Opera Plaza Cinemas. Running from Crazy: Academy Award-winning documentarian Barbara Kopple (Harlan County U.S.A.) examines mental illness and suicide as experienced by Mariel Hemingway and her famous family. Daily. Blue Jasmine: Woody Allen's latest dramatic comedy, set in San Francisco and starring the inimitable Cate Blanchett. Daily. Muscle Shoals: This music documentary looks at the history of FAME (Florence Alabama Music Enterprises) Studios in Muscle Shoals, Ala., where many hugely iconic rock and soul songs — including the Rolling Stones' "Brown Sugar," Wilson Pickett's "Mustang Sally," and Lynyrd Skynyrd's "Freebird" — were recorded. Daily. Wadjda: Haifaa Al Mansour, Saudi Arabia's first female filmmaker, tells the affecting story of a feisty young girl, a highly coveted bicycle, and a society that wants to limit what women are allowed to dream. Daily. Spinning Plates: Documentary offering behind-the-scenes looks at three very different American restaurants. Daily. How I Live Now: Kevin Macdonald (The Last King of Scotland, State of Play) directs Saoirse Ronan in this adaptation of Meg Rosoff's YA novel. Starting Nov. 15. Daily. Le Joli Mai: 50th anniversary digital restoration of the 1963 documentary about Paris. Starting Nov. 15. Daily. 601 Van Ness Ave., San Francisco, 777-3456,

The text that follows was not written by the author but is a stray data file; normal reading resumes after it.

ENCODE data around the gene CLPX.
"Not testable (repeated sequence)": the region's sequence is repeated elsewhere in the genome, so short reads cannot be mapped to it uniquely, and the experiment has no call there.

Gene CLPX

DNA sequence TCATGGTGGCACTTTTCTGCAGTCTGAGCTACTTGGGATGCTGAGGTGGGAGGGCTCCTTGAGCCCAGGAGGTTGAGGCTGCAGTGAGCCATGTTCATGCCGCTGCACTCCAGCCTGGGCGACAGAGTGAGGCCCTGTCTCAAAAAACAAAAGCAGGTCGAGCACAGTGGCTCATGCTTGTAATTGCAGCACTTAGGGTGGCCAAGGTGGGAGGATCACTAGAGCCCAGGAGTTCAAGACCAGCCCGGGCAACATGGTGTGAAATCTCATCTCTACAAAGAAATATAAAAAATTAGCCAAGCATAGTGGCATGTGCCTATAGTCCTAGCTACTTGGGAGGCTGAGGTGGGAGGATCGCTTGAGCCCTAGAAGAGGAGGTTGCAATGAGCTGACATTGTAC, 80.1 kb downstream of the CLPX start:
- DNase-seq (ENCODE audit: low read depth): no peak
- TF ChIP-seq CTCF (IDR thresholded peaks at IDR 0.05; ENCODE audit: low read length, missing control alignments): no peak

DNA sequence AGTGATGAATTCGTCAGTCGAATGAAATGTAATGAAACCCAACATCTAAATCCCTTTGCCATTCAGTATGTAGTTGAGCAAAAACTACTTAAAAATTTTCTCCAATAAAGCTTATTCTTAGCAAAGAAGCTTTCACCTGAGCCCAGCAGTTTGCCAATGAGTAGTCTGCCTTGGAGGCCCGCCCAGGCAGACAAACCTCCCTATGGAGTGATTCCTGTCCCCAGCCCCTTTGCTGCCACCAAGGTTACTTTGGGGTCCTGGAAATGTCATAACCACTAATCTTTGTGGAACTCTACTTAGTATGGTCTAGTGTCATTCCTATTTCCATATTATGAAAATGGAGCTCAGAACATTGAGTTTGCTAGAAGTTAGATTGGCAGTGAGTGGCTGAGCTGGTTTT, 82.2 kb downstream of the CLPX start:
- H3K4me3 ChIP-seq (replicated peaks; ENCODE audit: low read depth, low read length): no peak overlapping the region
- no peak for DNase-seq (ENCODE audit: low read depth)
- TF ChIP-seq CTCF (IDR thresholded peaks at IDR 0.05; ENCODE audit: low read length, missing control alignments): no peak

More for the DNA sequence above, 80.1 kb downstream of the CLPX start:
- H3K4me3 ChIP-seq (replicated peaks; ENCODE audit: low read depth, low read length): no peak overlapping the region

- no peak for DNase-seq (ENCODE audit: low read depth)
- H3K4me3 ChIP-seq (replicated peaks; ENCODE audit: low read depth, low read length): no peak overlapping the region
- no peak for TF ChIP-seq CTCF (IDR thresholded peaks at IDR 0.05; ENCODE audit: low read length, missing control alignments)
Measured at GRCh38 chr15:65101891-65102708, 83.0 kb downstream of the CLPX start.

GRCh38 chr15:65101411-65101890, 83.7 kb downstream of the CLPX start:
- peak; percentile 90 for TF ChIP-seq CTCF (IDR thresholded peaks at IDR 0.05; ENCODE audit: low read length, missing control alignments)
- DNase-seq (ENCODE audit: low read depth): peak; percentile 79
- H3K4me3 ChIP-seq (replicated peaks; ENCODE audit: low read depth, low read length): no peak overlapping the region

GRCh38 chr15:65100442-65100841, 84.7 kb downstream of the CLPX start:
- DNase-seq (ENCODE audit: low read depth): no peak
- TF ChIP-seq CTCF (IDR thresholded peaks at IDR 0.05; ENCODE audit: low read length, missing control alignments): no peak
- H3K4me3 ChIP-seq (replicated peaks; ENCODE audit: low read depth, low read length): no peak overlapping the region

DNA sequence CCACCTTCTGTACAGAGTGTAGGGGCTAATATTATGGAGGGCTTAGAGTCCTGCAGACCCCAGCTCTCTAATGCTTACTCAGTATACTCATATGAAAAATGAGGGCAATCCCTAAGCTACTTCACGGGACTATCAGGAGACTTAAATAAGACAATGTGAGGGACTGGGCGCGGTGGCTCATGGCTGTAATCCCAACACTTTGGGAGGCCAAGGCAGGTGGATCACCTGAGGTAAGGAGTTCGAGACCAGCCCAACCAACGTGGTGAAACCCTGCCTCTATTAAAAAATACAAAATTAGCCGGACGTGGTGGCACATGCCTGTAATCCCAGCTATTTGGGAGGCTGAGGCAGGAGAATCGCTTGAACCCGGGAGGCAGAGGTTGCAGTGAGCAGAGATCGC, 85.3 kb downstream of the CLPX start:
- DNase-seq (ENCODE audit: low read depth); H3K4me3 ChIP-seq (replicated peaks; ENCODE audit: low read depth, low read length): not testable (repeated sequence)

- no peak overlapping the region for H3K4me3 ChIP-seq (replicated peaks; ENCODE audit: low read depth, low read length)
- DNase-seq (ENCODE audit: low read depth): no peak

Pier 15. Postcards from Climate Change: Free screening of short environmental films pertaining to global warming and climate change onboard Greenpeace's Rainbow Warrior ship. Thu., Nov. 14, 8 p.m. free with RSVP. 698 The Embarcadero, San Francisco.

Roxie Theater. The Motel Life: Alt-country songwriter Willy Vlautin's hardscrabble heartbreaker of a novel makes the leap to the big screen via key character portrayals by Emile Hirsch, Stephen Dorff, Dakota Fanning, and Kris Kristofferson. Through Nov. 14. God Loves Uganda: Documentary about the effect homophobic Christian missionaries from America are having on the culture of Uganda. Through Nov. 14. American Promise: This DIY documentary follows a middle class African-American family over the course of 12 years as their son tries to get ahead in a NYC private school. Nov. 15-21. United Film Festival: A touring indie film fest — including shorts, documentaries, and features — lands in the Mission for three days. Nov. 15-17. Medora: Directors Davy Rothbart and Andrew Cohn present their documentary about a struggling high school basketball team in an equally struggling Indiana farm town. Mon., Nov. 18. 3117 16th St., San Francisco, 863-1087,

Yerba Buena Center for the Arts. Films by Fassbender: 10-film retrospective of provocative German director Rainer Werner Fassbinder; see the YBCA website for titles and showtimes. Thursdays, Saturdays, Sundays. Continues through Dec. 21. $8-$10. 701 Mission, San Francisco, 978-2787,